How to Use Credit Cards PROPERLY
Updated: Jun 26
Don't! For the love of sweet baby black Jesus, don't.
Ok, we'll see you next time on... THE IKECHI SHOOOOOOOW! [bows and exits stage right]
Ok, really, this is a very important subject. So I SHALL be serious 😑😑😑 According to USA Today, the average American carries a credit card balance of over $6,200 (https://www.usatoday.com/story/money/2020/02/12/credit-card-debt-average-balance-hits-6-200-and-limit-31-000/4722897002/) That's huge. With the average APR of 18%, those balances are sure to skyrocket at alarming rates due to interest. We've got to do something about this. I want to focus on two points to help us tackle this: 1. How to stop using revolving credit card 2. How to pay off your credit card debt The first point will be rather simple. Maintaining a balance on a credit card should be avoided at all costs. With the sky-high interest rates, any balance carried over from month to month is increased with the amount of interest attached to it. If left unattended to merely paying off minimum balances, the consequences can quickly spiral out of control. The solution is simple. Pay off whatever you use by the end of each billing cycle. That means to make sure you have the balances to whatever you plan to use on your credit card. The hardest thing about productively using a credit card is the mindset. If you think about it, it really comes down to discipline. The reason this is so important to me is that I grew up not having this knowledge are the mindset for how to approach lending responsibly. As a first-generation Nigerian American, my parents didn't have classes in financial planning. We were taught financially inaccurate principles that included using credit cards for emergencies. Yes, like in lieu of an actual emergency fund. With belief systems like that, you can definitely see how things can become sticky very quickly. This isn't a shot at anyone who is currently in that situation. It's not a shot at our parents either! My goal is to make sure I can give as much simple financial information and wisdom to help people change their lives. This is an area that a lot of people struggle with due to a lack of knowledge. The second part of this article that I focus on is how to pay off credit card debt if you're in it. This part is actually pretty simple. Make sure you have at least $500 in savings if not $1,000 in savings. Then, pay off the highest interest credit card first as quickly as possible. When I say as quickly as possible, I mean spend as much as you can paying it off. This is where the discipline comes in. Obviously, credit card debts sneak up on us because we're buying more than what we have to spend. This means that you have to cut off or limit your spending in order to get rid of the high-interest rate on the credit card. But let's say you would choose just to pay minimum payments and carry a balance month to month. What would be the alternative?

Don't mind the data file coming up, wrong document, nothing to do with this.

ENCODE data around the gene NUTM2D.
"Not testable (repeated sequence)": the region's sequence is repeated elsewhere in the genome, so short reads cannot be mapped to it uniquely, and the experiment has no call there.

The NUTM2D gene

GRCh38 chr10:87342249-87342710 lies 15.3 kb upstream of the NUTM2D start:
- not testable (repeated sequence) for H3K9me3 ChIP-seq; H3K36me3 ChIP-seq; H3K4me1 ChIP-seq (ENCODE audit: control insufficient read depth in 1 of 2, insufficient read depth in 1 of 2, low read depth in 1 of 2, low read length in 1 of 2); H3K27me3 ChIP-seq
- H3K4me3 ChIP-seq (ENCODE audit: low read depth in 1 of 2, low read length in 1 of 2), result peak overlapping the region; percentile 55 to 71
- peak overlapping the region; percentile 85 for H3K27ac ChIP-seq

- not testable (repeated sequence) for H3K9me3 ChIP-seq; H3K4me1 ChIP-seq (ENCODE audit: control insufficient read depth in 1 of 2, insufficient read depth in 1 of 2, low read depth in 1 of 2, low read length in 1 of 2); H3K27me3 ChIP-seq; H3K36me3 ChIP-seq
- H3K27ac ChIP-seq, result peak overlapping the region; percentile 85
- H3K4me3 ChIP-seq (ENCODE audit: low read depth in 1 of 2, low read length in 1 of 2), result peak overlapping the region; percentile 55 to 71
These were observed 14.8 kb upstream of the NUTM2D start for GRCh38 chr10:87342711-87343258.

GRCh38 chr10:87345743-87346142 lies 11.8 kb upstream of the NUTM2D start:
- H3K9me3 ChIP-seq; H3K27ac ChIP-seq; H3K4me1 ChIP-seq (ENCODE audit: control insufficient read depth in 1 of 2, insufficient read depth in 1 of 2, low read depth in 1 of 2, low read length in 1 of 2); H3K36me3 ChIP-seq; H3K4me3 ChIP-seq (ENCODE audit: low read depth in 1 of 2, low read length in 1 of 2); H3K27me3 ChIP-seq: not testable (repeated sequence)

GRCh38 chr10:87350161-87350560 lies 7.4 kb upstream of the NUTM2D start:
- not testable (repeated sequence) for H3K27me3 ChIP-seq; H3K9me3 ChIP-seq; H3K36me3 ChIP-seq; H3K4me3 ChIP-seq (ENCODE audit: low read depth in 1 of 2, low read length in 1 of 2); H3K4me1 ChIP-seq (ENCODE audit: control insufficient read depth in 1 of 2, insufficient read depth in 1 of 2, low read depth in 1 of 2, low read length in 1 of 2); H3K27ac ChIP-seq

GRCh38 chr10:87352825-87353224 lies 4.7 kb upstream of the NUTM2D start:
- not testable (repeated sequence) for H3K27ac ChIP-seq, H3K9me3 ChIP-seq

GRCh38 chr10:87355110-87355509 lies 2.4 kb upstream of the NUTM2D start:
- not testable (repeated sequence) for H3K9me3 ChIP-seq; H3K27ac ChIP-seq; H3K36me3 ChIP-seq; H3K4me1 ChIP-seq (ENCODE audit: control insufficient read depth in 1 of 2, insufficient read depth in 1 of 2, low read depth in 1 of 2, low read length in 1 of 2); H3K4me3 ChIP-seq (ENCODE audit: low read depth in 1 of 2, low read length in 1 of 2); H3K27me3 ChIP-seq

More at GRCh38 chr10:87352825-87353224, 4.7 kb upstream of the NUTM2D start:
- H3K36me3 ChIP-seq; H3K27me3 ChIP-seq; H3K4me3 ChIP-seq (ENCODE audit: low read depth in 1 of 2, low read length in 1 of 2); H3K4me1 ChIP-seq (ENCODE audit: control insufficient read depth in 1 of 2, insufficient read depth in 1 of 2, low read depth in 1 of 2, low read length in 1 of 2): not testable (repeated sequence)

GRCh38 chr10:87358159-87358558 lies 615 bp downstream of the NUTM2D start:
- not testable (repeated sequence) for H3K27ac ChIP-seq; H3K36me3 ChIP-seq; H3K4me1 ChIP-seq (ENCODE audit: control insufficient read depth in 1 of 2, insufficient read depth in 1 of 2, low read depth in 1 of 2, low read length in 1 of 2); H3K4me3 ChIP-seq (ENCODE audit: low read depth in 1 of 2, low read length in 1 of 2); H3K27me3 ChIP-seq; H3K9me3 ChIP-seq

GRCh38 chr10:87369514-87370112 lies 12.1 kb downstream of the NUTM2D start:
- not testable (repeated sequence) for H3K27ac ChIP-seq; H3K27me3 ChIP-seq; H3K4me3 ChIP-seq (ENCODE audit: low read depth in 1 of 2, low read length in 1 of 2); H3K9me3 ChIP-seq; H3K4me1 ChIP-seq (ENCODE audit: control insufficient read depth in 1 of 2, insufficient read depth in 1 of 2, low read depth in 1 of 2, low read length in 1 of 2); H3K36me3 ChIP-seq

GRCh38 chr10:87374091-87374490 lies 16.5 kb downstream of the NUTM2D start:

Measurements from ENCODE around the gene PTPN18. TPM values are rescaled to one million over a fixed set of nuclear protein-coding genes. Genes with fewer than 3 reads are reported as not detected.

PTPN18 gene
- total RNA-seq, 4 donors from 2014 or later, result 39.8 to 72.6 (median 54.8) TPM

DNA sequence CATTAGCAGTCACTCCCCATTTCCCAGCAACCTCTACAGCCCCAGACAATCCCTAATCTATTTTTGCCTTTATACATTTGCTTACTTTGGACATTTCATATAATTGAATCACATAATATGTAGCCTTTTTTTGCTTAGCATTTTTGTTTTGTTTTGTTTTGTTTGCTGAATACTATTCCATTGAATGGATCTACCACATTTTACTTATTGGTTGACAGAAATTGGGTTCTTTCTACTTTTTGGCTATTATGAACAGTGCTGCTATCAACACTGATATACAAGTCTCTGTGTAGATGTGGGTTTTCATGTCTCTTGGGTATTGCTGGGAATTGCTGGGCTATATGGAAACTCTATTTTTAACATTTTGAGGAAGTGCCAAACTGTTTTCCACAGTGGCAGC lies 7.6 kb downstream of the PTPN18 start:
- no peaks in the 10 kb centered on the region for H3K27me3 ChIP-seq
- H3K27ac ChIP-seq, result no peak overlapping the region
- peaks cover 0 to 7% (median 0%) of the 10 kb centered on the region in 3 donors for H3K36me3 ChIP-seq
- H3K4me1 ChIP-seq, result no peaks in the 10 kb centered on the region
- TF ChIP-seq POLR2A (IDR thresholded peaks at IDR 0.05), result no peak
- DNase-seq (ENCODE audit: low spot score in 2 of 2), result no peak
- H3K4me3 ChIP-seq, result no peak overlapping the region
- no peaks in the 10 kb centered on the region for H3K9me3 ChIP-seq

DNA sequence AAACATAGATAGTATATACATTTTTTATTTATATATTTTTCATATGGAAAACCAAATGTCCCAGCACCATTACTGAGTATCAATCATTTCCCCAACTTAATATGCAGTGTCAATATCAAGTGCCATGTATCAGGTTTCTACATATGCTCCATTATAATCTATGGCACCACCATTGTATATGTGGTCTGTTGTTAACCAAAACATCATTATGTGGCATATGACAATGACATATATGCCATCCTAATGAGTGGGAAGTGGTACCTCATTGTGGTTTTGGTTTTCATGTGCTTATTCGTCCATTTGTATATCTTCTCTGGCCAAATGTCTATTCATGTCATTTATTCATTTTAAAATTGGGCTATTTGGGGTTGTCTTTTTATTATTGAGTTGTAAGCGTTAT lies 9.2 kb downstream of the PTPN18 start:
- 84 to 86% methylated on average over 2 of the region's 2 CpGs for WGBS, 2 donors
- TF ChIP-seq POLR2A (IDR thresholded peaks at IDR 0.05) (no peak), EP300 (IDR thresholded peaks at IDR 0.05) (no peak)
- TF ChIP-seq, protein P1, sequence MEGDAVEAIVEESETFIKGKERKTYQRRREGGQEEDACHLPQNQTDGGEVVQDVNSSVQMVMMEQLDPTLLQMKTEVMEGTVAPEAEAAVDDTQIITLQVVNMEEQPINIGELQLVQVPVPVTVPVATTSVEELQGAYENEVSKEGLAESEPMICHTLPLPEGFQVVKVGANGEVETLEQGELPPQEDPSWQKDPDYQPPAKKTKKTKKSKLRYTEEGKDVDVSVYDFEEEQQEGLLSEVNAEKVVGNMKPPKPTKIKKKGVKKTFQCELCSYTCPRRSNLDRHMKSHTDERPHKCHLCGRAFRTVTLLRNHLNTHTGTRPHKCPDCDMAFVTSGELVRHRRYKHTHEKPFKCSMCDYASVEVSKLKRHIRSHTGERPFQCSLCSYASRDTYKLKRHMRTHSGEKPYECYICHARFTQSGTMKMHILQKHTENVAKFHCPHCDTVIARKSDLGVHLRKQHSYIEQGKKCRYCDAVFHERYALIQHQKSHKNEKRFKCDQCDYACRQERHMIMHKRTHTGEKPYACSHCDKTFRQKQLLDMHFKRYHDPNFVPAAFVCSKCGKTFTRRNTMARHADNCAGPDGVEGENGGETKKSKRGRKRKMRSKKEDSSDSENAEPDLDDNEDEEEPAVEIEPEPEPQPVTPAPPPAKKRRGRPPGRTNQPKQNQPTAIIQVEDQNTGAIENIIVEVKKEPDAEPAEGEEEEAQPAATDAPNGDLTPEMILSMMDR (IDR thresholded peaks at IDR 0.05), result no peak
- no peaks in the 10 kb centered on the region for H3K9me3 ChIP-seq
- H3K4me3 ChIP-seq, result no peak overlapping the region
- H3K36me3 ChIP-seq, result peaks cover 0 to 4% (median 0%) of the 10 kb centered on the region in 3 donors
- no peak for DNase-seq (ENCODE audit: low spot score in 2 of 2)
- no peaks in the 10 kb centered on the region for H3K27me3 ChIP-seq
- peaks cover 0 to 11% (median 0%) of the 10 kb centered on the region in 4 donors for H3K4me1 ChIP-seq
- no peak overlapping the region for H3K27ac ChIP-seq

THROWING away money! I used to tell my clients this: What if I were to tell you I had an investment that has guaranteed earnings of 15% up to 25%? GUARANTEED! This investment was so easy to get into. All you would have to do is put your money into it. Then, you'd immediately start getting payments back. What if I were to tell you that credit card companies and lending services see YOU that way?
Yes, you, Bryan Cranston. Especially you.
They basically get rich off of you maintaining balances and paying minimum payments. Ok, you in a general sense and not just Bryan Cranston from Breaking Bad and Malcolm in the Middle. What an actor though, am I right? They don't care about your accolades, sir. Instead of letting them get rich off of you, wouldn't you want to get rich off of other companies like them through investing? Of course, you would!
Bryan Cranston, I think you're getting it!
The moral of the story is keeping balances on credit cards or any sort of lending product will cost you so much in the long run. If you're going to use a credit card, use it responsibly. Try to avoid carrying debts and instead use your money to invest so it works for you. For any investing tips, simply refer to one of my investing articles for educational tips, I love talking about this stuff so please let me know if this has any value to you. Ok, for real now... We'll see you next time on... THE IKECHI SHOOOOOOOW! [bows and exits stage right]
(Thank you Cartman for actually pointing stage right👍🏿)
DISCLAIMER - NOT FINANCIAL ADVICE The information is not intended as, and shall not be construed or understood, as financial advice or a recommendation but rather as financial education. I'm not a financial advisor, nor do I portray myself to be. I have done my best to ensure any information provided is accurate and provides valuable educational information. The information I provide is not a substitute for financial advice from a professional who is aware of the facts and circumstances of your particular situation. Please continue to do your own research and make the best decisions for your situation.